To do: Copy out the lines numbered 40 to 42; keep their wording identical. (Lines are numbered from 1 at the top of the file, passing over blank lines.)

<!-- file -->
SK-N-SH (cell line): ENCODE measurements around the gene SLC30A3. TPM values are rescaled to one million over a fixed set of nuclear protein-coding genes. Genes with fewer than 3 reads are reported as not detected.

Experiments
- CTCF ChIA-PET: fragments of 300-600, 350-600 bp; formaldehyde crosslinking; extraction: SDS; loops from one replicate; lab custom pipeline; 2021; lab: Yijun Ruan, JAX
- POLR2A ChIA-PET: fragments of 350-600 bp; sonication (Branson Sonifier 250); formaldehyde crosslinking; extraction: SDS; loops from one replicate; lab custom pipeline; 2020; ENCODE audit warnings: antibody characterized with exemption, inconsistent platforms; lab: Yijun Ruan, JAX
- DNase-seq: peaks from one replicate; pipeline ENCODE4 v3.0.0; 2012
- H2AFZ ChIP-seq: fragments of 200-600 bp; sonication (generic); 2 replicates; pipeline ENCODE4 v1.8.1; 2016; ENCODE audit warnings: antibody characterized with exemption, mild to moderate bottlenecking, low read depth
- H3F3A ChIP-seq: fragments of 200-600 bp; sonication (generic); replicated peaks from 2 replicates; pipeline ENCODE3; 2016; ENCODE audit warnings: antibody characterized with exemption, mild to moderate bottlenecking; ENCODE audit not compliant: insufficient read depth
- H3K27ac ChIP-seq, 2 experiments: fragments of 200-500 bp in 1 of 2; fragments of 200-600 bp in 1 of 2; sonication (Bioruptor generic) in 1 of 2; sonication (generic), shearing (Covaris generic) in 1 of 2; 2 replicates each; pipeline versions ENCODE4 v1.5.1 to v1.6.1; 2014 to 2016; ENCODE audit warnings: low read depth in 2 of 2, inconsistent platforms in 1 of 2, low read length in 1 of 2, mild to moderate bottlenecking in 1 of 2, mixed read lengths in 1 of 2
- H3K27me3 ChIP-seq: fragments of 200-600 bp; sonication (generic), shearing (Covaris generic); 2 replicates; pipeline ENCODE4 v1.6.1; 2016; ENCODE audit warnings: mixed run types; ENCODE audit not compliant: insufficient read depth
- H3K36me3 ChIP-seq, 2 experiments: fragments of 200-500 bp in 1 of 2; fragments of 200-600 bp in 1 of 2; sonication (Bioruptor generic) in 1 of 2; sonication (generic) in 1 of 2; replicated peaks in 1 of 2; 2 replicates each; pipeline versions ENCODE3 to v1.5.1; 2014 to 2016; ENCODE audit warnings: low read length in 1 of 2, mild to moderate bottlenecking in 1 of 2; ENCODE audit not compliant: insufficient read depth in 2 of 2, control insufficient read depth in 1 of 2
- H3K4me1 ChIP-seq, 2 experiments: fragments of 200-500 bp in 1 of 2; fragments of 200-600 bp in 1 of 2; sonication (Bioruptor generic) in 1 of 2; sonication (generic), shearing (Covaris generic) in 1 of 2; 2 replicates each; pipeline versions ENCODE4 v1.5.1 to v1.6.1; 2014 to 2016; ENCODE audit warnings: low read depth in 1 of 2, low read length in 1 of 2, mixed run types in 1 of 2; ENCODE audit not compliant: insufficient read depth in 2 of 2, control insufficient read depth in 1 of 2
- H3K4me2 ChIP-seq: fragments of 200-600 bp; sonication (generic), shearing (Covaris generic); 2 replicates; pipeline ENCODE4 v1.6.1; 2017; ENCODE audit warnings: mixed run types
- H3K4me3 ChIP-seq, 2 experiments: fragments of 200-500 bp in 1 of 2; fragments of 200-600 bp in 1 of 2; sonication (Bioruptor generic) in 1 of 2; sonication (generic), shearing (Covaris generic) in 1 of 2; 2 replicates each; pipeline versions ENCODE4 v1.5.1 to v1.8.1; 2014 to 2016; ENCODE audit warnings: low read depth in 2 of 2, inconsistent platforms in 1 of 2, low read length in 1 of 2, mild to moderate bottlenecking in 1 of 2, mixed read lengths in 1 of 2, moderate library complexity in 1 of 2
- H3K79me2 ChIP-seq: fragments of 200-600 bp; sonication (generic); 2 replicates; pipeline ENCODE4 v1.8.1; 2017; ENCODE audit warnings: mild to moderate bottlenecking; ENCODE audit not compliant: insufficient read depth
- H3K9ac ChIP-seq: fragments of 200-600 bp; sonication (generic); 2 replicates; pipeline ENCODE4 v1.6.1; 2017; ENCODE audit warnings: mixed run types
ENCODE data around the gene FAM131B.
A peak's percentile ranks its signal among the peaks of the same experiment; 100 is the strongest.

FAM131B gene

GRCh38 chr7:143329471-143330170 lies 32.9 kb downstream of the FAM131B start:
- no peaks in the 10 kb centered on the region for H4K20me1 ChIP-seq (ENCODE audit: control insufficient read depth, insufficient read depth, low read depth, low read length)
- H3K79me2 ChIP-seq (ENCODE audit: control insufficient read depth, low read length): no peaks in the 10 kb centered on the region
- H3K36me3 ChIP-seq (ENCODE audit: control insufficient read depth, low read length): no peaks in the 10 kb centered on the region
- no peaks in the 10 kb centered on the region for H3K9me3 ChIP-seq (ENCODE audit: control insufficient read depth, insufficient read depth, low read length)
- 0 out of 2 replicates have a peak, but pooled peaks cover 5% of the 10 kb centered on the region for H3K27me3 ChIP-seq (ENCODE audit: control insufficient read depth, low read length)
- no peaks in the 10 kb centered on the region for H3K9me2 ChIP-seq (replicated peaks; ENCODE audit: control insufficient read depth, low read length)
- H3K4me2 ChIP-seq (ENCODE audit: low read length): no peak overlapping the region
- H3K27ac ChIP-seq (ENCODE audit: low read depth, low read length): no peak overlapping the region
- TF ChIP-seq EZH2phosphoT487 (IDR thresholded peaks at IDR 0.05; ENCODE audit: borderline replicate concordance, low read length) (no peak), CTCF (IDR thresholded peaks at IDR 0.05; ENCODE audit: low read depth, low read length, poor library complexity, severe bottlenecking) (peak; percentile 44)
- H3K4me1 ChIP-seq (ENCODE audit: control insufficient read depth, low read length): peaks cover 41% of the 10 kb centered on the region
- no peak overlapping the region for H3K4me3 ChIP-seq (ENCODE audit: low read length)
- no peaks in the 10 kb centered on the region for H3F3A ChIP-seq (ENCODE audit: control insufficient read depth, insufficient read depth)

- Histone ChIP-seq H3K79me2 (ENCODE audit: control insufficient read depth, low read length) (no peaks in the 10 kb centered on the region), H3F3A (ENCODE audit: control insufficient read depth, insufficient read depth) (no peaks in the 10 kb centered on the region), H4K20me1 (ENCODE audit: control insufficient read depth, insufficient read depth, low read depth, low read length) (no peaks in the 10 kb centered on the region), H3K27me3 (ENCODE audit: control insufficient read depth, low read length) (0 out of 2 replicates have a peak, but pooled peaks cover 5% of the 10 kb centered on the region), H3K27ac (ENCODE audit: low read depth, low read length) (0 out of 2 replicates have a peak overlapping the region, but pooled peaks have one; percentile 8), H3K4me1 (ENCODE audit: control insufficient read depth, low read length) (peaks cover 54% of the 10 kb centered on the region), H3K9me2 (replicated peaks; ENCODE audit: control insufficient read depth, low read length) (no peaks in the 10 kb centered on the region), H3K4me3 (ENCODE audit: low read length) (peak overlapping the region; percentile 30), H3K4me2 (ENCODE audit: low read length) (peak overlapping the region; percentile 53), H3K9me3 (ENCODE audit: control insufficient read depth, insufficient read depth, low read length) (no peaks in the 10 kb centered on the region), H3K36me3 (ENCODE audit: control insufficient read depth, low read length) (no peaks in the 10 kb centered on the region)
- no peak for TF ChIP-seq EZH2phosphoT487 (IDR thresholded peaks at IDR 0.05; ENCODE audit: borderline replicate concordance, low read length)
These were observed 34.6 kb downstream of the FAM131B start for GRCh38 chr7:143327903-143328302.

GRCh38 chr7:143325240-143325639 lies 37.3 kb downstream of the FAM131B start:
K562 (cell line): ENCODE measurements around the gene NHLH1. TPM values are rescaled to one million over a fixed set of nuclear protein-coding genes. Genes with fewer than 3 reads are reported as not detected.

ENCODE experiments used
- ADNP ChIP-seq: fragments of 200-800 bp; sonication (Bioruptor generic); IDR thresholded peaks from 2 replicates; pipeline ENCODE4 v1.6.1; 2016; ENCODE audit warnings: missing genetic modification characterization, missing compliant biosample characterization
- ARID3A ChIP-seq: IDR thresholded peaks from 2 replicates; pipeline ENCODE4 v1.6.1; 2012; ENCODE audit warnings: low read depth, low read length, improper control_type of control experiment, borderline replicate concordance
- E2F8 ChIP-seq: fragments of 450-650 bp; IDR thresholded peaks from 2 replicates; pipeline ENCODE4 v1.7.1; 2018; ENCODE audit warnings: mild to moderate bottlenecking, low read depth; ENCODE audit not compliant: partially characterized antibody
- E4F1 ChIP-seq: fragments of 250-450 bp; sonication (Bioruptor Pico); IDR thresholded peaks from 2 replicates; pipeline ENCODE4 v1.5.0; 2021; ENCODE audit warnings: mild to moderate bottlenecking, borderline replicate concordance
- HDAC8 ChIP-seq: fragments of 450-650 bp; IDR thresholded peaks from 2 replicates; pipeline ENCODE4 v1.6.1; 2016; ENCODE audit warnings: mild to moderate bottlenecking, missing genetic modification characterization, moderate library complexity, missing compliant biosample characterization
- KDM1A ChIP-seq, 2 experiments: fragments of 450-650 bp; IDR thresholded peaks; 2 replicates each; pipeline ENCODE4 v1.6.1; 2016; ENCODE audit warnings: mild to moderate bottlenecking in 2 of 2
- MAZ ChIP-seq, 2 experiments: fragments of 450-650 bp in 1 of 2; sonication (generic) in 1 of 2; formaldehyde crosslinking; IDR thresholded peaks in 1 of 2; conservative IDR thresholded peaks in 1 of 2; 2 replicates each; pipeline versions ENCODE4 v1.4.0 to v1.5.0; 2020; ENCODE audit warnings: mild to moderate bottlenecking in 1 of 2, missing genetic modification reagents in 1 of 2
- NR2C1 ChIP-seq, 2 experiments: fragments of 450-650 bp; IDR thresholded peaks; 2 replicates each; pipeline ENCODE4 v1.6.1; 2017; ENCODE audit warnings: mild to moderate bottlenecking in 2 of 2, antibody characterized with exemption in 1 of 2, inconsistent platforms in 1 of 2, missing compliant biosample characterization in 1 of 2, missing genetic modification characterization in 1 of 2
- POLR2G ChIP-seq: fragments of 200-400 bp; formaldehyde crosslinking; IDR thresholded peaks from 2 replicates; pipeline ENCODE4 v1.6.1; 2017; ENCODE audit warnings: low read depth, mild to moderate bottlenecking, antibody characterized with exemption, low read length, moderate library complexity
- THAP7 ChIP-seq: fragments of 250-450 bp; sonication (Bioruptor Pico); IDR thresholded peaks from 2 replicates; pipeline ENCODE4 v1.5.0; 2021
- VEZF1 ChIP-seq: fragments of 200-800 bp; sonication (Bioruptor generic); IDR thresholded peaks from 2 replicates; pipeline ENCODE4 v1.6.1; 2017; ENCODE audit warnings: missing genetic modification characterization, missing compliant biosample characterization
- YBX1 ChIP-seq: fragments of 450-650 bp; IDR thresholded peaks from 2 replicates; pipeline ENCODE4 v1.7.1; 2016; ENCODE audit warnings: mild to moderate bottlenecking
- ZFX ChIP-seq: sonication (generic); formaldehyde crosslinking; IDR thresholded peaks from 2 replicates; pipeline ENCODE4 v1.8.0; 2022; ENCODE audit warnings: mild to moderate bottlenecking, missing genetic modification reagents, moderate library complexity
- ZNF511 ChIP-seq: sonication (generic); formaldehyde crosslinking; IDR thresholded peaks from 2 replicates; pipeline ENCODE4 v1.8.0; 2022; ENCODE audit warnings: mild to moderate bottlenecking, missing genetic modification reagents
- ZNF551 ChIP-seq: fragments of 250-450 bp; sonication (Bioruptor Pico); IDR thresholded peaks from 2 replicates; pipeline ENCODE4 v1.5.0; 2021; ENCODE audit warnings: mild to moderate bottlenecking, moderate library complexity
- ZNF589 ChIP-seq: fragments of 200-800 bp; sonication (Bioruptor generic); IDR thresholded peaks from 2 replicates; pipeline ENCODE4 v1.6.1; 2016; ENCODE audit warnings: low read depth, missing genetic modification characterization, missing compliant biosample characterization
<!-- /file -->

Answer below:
- E2F8 ChIP-seq: fragments of 450-650 bp; IDR thresholded peaks from 2 replicates; pipeline ENCODE4 v1.7.1; 2018; ENCODE audit warnings: mild to moderate bottlenecking, low read depth; ENCODE audit not compliant: partially characterized antibody
- E4F1 ChIP-seq: fragments of 250-450 bp; sonication (Bioruptor Pico); IDR thresholded peaks from 2 replicates; pipeline ENCODE4 v1.5.0; 2021; ENCODE audit warnings: mild to moderate bottlenecking, borderline replicate concordance
- HDAC8 ChIP-seq: fragments of 450-650 bp; IDR thresholded peaks from 2 replicates; pipeline ENCODE4 v1.6.1; 2016; ENCODE audit warnings: mild to moderate bottlenecking, missing genetic modification characterization, moderate library complexity, missing compliant biosample characterization